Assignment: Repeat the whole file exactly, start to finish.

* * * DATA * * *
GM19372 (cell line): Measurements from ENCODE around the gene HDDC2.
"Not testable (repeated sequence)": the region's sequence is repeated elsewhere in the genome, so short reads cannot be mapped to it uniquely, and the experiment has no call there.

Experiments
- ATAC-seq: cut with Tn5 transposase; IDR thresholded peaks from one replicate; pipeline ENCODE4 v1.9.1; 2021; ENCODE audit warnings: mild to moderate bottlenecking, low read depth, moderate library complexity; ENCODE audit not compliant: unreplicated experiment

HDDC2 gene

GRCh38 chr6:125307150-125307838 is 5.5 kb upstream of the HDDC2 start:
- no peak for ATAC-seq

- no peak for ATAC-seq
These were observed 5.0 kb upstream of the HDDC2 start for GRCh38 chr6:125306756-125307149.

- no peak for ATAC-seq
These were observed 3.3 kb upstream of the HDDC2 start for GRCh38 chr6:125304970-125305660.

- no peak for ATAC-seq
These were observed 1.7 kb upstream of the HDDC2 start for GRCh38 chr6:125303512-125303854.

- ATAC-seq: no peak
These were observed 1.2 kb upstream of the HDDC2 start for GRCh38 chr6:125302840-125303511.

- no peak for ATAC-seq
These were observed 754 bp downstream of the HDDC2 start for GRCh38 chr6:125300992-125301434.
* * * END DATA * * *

GM19372 (cell line): Measurements from ENCODE around the gene HDDC2.
"Not testable (repeated sequence)": the region's sequence is repeated elsewhere in the genome, so short reads cannot be mapped to it uniquely, and the experiment has no call there.

Experiments
- ATAC-seq: cut with Tn5 transposase; IDR thresholded peaks from one replicate; pipeline ENCODE4 v1.9.1; 2021; ENCODE audit warnings: mild to moderate bottlenecking, low read depth, moderate library complexity; ENCODE audit not compliant: unreplicated experiment

HDDC2 gene

GRCh38 chr6:125307150-125307838 is 5.5 kb upstream of the HDDC2 start:
- no peak for ATAC-seq

- no peak for ATAC-seq
These were observed 5.0 kb upstream of the HDDC2 start for GRCh38 chr6:125306756-125307149.

- no peak for ATAC-seq
These were observed 3.3 kb upstream of the HDDC2 start for GRCh38 chr6:125304970-125305660.

- no peak for ATAC-seq
These were observed 1.7 kb upstream of the HDDC2 start for GRCh38 chr6:125303512-125303854.

- ATAC-seq: no peak
These were observed 1.2 kb upstream of the HDDC2 start for GRCh38 chr6:125302840-125303511.

- no peak for ATAC-seq
These were observed 754 bp downstream of the HDDC2 start for GRCh38 chr6:125300992-125301434.